A Surgery Master Class
Surgery for the spastic upper limb, which used to be reserved primarily for severe deformities where other options had failed, has gained increased awareness over the recent years, as attested by the large international attendance at two recent Symposia (Paris, 2017 and Venice 2019). It is now recognized as a full part of the treatment options to improve deformities and function of the upper limb.
Today the surgical management of upper limb spasticity focuses on all involved tissues and every joint of the upper limb. Today, the surgical armamentarium includes a great variety of procedures, from skin flaps and releases, nerve procedures, muscle releases, tendon lengthening and transfers, to joint releases and fusions, not to mention neurosurgical procedures.
The first Master Class will be held soon in Budapest. All positions were claimed quickly, again indicating great interest among surgeons in gaining knowledge and skills in this clinical area and encouraging us at Stanford University to organize the Second Master Class to be held at Stanford, California in May 2020. This course combining cadaver lab dissections and lectures, will allow the participants to practice these techniques themselves, and become familiar with their respective indications, under the guidance of experts in the field.
Welcome to California and Stanford University.
Vincent Rod Hentz, MD Caroline Leclercq
Course Organizer Course Chair
Focus: A master class in surgery of the spastic upper limb
Location: Stanford University, Stanford, California
Proposed dates: May 29-30, 2020
Registration: Limited to 24 full participants, (on a first come basis)
Costs: Full participant - $2,000* (includes lectures, hands-on cadaver workshops, 2 breakfasts, 2 lunches, course dinner and 2 nights lodging.)
*Note: There may be the opportunity to register as an observer for a reduced fee.
Course Organizers: Robert A. Chase Hand & Upper Limb Center
Sponsors: Stanford University
Division of Plastic & Reconstructive Surgery,
Department of Orthopaedic Surgery
Course Chair: Caroline Leclercq
Is there a need for a master class in surgery of the spastic upper limb?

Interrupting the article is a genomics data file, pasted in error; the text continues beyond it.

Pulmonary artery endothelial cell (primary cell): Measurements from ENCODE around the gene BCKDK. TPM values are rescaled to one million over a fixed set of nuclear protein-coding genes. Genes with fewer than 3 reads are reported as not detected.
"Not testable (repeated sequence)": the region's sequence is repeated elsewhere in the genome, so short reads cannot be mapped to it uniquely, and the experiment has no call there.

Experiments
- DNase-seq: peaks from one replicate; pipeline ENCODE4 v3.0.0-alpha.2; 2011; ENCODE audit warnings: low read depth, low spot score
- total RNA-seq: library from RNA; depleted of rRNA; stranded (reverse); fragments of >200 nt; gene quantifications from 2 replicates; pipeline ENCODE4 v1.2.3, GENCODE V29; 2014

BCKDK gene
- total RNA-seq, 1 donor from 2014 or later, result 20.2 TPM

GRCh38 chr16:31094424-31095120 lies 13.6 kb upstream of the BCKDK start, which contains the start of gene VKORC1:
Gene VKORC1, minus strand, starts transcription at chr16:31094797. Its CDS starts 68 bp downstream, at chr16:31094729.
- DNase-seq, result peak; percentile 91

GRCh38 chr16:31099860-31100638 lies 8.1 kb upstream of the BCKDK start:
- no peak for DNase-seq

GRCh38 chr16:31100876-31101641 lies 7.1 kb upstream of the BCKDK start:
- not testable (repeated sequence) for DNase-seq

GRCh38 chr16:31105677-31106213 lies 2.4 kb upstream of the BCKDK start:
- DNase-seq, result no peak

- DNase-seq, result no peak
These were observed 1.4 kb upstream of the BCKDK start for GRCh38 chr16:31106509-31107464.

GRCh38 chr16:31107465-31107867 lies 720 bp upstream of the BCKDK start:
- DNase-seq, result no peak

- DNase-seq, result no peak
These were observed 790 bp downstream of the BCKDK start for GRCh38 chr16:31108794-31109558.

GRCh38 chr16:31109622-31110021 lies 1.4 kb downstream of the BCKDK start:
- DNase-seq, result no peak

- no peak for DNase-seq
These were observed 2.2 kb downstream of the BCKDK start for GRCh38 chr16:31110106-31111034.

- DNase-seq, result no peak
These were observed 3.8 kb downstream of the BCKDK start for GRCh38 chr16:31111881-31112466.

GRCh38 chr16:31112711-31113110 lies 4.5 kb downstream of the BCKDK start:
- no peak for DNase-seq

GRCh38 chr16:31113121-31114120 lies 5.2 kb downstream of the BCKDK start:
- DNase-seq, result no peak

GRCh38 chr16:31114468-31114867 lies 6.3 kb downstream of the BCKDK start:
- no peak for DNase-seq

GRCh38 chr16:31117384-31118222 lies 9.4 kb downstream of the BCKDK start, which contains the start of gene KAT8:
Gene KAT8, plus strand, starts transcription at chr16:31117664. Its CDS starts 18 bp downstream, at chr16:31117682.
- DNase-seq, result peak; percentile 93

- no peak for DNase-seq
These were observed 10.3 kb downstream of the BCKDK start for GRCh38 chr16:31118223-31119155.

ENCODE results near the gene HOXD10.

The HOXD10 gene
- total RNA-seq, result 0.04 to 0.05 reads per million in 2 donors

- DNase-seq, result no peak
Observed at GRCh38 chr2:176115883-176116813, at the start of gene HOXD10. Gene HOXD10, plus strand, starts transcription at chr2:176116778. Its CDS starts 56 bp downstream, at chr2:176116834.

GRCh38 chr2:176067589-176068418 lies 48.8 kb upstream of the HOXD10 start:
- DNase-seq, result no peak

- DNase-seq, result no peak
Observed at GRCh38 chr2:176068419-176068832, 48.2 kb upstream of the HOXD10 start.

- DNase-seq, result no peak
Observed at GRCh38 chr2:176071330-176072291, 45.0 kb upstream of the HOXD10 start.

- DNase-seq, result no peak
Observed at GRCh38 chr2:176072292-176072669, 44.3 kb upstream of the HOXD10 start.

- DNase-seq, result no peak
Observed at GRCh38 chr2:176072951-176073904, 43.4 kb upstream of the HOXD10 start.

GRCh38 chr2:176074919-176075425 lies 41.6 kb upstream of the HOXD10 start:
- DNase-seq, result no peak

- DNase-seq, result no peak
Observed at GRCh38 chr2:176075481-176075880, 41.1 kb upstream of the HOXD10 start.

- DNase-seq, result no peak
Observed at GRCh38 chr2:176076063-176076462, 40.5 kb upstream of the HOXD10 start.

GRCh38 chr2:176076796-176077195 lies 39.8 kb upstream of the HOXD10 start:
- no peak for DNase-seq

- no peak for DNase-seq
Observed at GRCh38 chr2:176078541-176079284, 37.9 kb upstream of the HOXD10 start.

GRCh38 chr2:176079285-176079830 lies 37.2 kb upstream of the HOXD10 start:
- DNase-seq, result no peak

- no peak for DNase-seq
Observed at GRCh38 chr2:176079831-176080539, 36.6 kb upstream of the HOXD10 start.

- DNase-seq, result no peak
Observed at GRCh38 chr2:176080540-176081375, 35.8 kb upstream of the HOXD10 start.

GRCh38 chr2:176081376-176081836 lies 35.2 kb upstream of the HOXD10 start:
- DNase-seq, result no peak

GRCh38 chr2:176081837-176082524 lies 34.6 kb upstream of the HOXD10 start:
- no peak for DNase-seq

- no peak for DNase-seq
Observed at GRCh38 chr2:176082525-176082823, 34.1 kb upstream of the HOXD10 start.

There is increasing awareness that there is an expanded role for surgery in managing many deformities of the spastic upper limb other than just correcting the most severe contractures. Two very well-attended (250+ registrants) symposia (Paris, 2017 and Venice, 2019) demonstrate increased interest among upper limb surgeons in adding to their surgical armamentarium, procedures such as soft tissue contracture release, selective neurectomy, muscle release, tenotomy and tendon transfer, and joint fusions for patients with spasticity of the upper limb secondary to stroke, traumatic brain injury, spinal cord injury and cerebral palsy.
The proposed 2-day course at Stanford University will bring together nationally and internationally recognized experts in the field of surgical management of the spastic upper limb and a small but lucky number of physicians who wish to improve procedures already performed, and more importantly, learn new procedures from these experts. Lectures focusing on indications will be combined with fresh cadaver workshops where participants can learn from experts and then perform specific procedures for the shoulder, elbow, wrist and hand. The capacity of the cadaver workshop limits this course to no more than 24 participants, working 2 participants to one fresh cadaver shoulder to hand specimen. Depending on interest, there is the possibility to accommodate “observers” whose participation will be limited to lectures and demonstrations.
The preliminary program has out of area participants arriving Thursday, May 28th with the course commencing Friday, May 29th and ending sometime Saturday afternoon, May 30th.
A proposed list of procedures to be discussed, demonstrated and practiced include:
1. Tenotomies and tendon lengthening including fractional lengthening for the shoulder, elbow wrist and hand
2. Hyperselective neurectomies for deformities of the elbow, wrist and hand
3. Arthrodesis for wrist and hand
4. Tendon transfers
5. Selective procedures to manage digital deformities such as thumb in palm, swan-neck, joint instabilities
Marybeth Ezaki, MD Dallas, TX
Michelle James, MD Sacramento, CA
Scott Kozin, MD Philadelphia, PA
Caroline Leclercq, MD Paris, France
Scott Oishi, Dallas, TX
Ann Van Heest, MD Minneapolis, MN